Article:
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Friendship, bullying and the impact of inclusion on attitudes towards children with autism.

Cook, Anna H. (2019) Friendship, bullying and the impact of inclusion on attitudes towards children with autism. Doctoral thesis, University of Surrey.

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Abstract

Children with autism face many social challenges and these have been associated with vulnerability to social exclusion and higher levels of bullying compared to the general population. This can lead to long-term negative outcomes including damaged self-esteem and mental health difficulties. Since the majority of autistic children in the UK attend mainstream schools, the studies conducted for this thesis aimed to explore under-researched areas such as the impact of inclusion, and in particular the attitudes of neurotypical children towards their autistic peers. In Study 1, interviews with autistic girls and their parents (n=22) revealed that girls experienced high levels of bullying, school absenteeism and a tendency to mask their autism and that this was more apparent in mainstream compared to special schools. In Study 2, interviews with teachers (n=12) highlighted many challenges supporting autistic children, but also identified some creative solutions and factors that control the extent to which these were implemented. The next three studies explored attitudes of neurotypical children and whether these could be changed through exposure and contact. Studies 3 and 4 (n=775) investigated attitudes of children in schools with high versus low exposure to autism. Findings revealed that educational exposure led to an increase in prosocial emotional responses to bullying and increased personal exposure facilitated an increase in positive attitudes towards people with autism. Study 5 evaluated the influence of contact with autistic peers through group music-making (n=49) on the attitudes of their neurotypical peers. The intervention led to increased prosocial emotional responses to a vignette depicting social exclusion of a child with autism. In summary, autistic children face many challenges, which are not always addressed by teachers in mainstream schools. Furthermore, the physical and social environment of the school affects attitudes towards autistic children. Combining educational exposure within inclusive school climates, and personal exposure through structured intergroup opportunities, can improve responses to bullying and attitudes towards autism, and may ultimately increase quality of life for autistic children in mainstream schools.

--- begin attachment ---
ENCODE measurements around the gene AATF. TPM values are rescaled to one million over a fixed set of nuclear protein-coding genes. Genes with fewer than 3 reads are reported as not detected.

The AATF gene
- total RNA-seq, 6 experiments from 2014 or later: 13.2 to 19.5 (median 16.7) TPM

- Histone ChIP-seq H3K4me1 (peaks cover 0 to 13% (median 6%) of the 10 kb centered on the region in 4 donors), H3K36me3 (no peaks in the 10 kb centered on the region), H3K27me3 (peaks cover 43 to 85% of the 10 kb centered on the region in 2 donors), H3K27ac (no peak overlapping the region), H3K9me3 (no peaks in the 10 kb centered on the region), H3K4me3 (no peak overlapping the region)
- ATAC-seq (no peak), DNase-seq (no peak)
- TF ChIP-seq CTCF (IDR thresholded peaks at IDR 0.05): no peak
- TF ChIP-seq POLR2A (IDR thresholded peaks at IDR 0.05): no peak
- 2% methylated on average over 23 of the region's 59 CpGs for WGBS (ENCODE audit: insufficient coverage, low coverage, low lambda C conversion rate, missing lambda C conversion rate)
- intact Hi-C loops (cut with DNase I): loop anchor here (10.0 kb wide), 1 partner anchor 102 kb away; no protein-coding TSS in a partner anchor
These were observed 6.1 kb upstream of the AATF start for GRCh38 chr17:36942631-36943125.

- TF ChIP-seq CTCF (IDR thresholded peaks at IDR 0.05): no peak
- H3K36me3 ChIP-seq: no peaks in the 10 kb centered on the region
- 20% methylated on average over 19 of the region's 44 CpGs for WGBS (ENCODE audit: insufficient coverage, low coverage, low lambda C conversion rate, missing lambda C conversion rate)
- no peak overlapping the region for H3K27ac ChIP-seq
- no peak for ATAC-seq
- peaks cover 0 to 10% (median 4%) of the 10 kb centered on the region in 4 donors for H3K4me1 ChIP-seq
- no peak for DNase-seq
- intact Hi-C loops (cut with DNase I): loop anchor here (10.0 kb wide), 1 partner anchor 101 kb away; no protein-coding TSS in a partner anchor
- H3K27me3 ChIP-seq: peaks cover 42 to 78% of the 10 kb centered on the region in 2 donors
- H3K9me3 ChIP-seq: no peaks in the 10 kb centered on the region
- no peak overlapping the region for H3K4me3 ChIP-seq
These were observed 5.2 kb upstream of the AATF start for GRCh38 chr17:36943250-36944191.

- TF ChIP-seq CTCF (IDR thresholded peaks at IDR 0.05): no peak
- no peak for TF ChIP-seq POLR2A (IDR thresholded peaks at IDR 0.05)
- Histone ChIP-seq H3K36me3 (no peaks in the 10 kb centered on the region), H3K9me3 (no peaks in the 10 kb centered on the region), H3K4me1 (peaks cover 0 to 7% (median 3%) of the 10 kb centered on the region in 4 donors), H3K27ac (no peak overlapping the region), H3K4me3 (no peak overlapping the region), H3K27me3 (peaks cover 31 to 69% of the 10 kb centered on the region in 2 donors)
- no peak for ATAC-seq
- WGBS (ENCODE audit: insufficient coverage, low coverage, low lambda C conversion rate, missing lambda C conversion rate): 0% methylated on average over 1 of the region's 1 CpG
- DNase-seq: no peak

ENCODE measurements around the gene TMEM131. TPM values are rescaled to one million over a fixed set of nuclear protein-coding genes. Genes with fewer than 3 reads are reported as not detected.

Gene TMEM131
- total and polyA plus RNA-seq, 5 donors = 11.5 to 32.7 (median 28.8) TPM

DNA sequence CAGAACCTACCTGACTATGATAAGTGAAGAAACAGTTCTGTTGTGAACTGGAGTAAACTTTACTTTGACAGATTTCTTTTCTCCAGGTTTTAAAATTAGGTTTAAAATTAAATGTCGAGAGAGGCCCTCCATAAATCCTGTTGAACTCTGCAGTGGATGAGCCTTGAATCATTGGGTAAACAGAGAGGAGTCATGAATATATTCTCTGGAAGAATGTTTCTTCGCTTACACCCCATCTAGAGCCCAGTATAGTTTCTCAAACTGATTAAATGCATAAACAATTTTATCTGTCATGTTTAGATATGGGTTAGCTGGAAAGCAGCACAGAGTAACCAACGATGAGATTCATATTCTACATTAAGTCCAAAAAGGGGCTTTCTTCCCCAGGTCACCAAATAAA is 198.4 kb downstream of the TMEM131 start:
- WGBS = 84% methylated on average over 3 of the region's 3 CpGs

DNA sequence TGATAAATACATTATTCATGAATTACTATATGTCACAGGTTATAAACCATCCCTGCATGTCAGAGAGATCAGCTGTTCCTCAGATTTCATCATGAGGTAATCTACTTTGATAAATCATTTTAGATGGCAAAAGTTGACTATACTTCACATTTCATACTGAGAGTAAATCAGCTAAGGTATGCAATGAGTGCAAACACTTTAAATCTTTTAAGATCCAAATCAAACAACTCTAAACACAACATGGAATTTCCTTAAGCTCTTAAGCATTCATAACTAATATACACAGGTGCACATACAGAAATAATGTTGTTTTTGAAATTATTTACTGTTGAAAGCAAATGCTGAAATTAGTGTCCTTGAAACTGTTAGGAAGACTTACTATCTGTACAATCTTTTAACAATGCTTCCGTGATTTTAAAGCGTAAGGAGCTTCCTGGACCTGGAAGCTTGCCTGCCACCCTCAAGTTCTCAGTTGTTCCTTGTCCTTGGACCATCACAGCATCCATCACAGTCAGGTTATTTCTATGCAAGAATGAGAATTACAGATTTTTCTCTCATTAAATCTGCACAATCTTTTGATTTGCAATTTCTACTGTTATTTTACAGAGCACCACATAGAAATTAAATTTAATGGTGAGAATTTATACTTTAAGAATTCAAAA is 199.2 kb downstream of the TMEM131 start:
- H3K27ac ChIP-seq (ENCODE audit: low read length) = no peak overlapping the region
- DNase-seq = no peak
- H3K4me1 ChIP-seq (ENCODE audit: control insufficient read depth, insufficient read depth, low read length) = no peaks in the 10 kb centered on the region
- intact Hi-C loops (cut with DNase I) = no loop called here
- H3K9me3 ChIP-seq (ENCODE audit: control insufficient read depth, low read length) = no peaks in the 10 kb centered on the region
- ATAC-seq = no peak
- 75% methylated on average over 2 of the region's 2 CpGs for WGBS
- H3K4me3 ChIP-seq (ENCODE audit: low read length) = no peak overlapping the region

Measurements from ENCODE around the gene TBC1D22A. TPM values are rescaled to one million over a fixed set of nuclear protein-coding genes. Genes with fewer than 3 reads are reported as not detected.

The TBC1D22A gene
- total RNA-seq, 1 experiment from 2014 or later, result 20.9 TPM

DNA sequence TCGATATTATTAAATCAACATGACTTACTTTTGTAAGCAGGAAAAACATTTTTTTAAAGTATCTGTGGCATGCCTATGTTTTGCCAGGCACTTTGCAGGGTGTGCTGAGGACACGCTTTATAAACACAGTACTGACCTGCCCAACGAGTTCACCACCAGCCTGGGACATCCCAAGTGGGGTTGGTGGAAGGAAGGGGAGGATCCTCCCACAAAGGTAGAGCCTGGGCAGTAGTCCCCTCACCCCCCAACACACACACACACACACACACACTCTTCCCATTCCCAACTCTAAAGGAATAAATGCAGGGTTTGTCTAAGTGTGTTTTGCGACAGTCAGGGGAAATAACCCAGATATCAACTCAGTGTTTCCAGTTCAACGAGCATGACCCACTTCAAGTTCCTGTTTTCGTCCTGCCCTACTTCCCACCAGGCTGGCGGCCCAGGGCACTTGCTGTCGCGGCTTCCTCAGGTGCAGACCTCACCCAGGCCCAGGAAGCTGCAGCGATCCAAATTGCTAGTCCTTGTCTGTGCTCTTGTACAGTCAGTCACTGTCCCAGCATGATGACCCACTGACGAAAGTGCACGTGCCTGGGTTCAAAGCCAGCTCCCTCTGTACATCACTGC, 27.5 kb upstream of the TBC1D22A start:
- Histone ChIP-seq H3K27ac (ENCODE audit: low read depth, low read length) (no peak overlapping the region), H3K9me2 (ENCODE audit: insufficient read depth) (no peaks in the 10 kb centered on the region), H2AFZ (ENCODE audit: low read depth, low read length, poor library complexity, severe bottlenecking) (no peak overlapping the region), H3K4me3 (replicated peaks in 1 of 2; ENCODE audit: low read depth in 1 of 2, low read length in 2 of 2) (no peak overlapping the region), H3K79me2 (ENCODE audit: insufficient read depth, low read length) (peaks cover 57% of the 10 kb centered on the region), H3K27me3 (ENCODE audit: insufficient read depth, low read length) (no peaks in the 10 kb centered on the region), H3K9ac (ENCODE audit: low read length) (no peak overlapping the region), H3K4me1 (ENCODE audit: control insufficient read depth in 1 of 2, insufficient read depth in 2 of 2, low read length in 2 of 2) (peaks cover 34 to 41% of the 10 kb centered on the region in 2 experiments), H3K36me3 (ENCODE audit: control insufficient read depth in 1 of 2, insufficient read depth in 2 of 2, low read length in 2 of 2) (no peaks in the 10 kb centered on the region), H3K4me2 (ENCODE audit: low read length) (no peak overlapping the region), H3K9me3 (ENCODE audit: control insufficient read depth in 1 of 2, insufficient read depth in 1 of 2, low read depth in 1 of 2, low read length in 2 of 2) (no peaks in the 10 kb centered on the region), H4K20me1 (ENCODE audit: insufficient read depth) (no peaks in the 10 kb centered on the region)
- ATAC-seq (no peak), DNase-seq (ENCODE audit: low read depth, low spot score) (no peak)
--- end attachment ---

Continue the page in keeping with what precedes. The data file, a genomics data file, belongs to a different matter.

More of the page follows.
Item Type: Thesis (Doctoral)
Divisions : Theses
Authors :
NameEmailORCID
Cook, Anna H.
Date : 28 February 2019
Funders : Qube Learning, Maundy Todd
DOI : 10.15126/thesis.00850401
Contributors :
ContributionNameEmailORCID
http://www.loc.gov/loc.terms/relators/THSOgden, JaneJ.Ogden@surrey.ac.uk
http://www.loc.gov/loc.terms/relators/THSWinstone, NaomiN.Winstone@surrey.ac.uk
Depositing User : Anna Cook
Date Deposited : 07 Mar 2019 11:37
Last Modified : 07 Mar 2019 11:37
URI: http://epubs.surrey.ac.uk/id/eprint/850401

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